4. We go where we are called. This is how the Triune God mobilizes us. At the close of Matthew’s Gospel, immediately before he ascends into heaven, Jesus invites his friends to go: “All authority in heaven and on earth has been given to me. Go therefore and make disciples of all nations, baptizing them in the name of the Father and of the Son and of the Holy Spirit. This Great Commission issued by Jesus is an invitation to participate in God’s work of reclaiming creation for God’s final Sabbath of rest, peace, completion. The disciples, so afraid just days before, are now filled with the Spirit’s authority to do the work of the Son. To go. Not just anywhere, but everywhere. To all nations. To heal the brokenness of creation in the unity of the risen Christ, in whom all people are reunited. In whom the deep divides of this world are overwhelmed with the grace of Jesus and the love of God, resulting in the communion of the Holy Spirit. Grace and love converge to create communion, where Jew and Gentile, Black and white, and everyone else finds a home.
  5. We are called. Called not to figure out how God is three-in-one but who the Three-in-One God is, and who this God is calling us to be. Any sermon on Holy Trinity Sunday that tries to decipher the Trinity is bound to founder on the rocks of heresy, even in the best of times. The task is not to fully understand the Trinity, but to confess the Trinity, to live within the Trinity’s capacious life, to proclaim the gracious new creation that the Trinity is unfolding. Because only within the Trinity – Father, Son, Holy Spirit – is there room to find the hope we need. To say three is one and one is three isn’t very good math, but it is very good news. We worship a God who was a community of love before we came along. We were created to belong, and when we refused, God’s Son became one of us. Died for us. Lives for us. The Holy Spirit catches us up into the Triune dance, a perichoretic communion, grace and love drawing us in ever closer into the indwelling relationships eternally held among Father, Son, and Holy Spirit.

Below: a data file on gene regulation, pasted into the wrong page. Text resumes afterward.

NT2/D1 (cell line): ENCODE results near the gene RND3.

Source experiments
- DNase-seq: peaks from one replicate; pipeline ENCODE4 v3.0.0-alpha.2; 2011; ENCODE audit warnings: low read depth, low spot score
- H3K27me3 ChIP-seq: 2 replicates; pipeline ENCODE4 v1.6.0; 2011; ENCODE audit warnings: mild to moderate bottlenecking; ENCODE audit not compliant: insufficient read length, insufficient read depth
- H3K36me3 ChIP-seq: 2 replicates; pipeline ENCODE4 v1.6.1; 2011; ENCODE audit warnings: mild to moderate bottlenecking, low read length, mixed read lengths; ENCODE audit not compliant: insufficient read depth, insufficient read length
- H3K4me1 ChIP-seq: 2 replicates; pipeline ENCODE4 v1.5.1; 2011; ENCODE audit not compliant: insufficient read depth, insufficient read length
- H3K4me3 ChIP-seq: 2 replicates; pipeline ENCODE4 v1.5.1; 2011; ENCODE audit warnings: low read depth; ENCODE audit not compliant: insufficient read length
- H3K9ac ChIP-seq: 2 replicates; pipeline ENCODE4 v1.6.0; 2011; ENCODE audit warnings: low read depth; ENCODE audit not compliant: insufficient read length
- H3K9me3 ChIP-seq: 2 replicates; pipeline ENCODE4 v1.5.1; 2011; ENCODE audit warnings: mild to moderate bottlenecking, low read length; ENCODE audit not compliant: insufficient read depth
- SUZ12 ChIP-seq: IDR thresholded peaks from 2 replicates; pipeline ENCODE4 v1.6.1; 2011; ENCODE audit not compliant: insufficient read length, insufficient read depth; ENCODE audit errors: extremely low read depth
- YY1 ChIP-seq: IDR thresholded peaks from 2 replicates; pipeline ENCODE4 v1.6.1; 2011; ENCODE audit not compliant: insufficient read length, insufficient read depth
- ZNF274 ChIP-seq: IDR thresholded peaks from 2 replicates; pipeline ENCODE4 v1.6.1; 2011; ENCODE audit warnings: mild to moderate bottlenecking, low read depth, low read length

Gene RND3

6. Creation has a long way to go. We sin. We suffer. The world groans under our weight. But this will not always be. As Stephen Ray, president of Chicago Theological Seminary, says, “Empires created by evil are finite.” That is to say, everything that is contrary to, that works against, God’s creation will not last forever. Only that which is created by God will endure, only that which is recreated by God will live. The eighth day will come; a new day will dawn. So shall come, the poet Auden writes:

the youngest day when all are
Shaken awake, facts are facts,
(And I shall know exactly what happened
Today between noon and three)
That we, too, may come to the picnic
With nothing to hide, join the dance
As it moves in perichoresis,
Turns about the abiding tree.

  1. Wind moves. Word speaks. God – Father, Son, and Holy Spirit – draws us into God’s very life, which will culminate in the great Sabbath rest of the new creation,. We will dance around the cross that has become now the tree of life. God is drawing us in. Black, Brown, white. God is drawing us in. We have a long way to go, but we’ll get there. God won’t have it any other way. In that promise, rest. And then work. Go where God calls you. Consider yourself invited; commissioned to bring this world into the graceful communion of God’s love. Wind moves. The Word speaks. In the end, a new beginning, when God will be all in all. Amen

And now may the peace that passes all human understanding keep your hearts and your minds in Christ Jesus, this day and forever. Amen.

From → COVID-19, Sermons